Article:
Holi 2017

I can’t believe it’s been one whole year since I last celebrated Holi in Kathmandu. This time round we all (every volunteer and staff member) rented a few busses to take us straight from project to Kathmandu for our 3 day holiday. The journey was horrible, torrential rain, crazy bus driver and what felt like endless traffic. However these 2 old AHV faced popped up out of nowhere and hitchhiked their way on to our bus!

Old AHV Faces

I spent a few nights at Ronni’s house which was cool as she lives right next to the monkey temple and has 2 adorable little cousins.

On the actual Holi day it was just like last year. I had forgotten how much I hated walking the streets of Thamel. If I ever do it again a private party like last year is defiantly the way to go. However, I still enjoyed it and we had loads of fun heading out that evening.

Holi

Holi

Shradha’s Wedding

Shradha is a wonderful lady who works for All Hands and I was lucky enough to be invited to her wedding. I was only able to attend one of her wedding events, but I had a great time and it was a nice insight into the world of Kathmandu weddings.

I started the day by getting ready at Roni’s house, where her mum helped dress me in my new saree.

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The wedding was held in a big venue, with lots of food, seats, drink and dancing going on. When we arrived we greeting Shradah before joining in the festivities.

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My 7 Day Break – First Stop Kathmandu

I’ve been on project for almost 3 months now, which means I can take a 7 day break. Which is more like 9 days when you add in the weekend. I had a rough idea of what I wanted to but not how I wanted to do it or how long it would take! So as always I made my first stop Kathmandu.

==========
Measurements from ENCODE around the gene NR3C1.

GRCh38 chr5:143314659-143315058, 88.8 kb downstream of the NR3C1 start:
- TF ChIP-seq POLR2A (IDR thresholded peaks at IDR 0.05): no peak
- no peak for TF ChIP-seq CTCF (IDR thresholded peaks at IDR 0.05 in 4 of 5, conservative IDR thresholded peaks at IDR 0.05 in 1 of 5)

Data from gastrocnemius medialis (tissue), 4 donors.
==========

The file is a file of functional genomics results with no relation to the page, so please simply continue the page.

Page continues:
I met up with Sanjeev in the evening and he took me to Durbar Square where there was a pretty cool ceremony taking place. Called rato machhindranath jatraI it is a religious festival celebrated by the Newar community. I’m not 100% on the details but it was beautiful!

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Holi

Colour StallHoli is a Hindu festival celebrated in both India and Nepal during the spring time. It is also known as the festival of colours where everybody decorates each other with bright colour powder and water. It’s probably every travellers dream experience and I got to celebrate it in Kathmandu Nepal with both my international and local friends.

At the start of the day it’s quite quiet and a little daunting, then all of a sudden it becomes exciting and then soon turns into a manic mess! I sort of wanted to go and tuck myself up in bed after about 3h, but I stuck it out and I’m so glad I did.

To start the day we wondered the streets of Kathmandu greeting friends and strangers with colour, either by throwing or rubbing it onto their faces. What I didn’t realise was that people would also be walking around with water guns and that I’d get soaking wet! If you weren’t careful it was very easy to get a mouthful of powder from a passer by… Yuk!

We spent most of our time in Durbar Square where it was absolutely jam packed with people, there was some music and an absolutely amazing atmosphere. After a while we started to get a little bored, frustrated and hungry. There is only so much powder and yuky water you can tolerate in your mouth!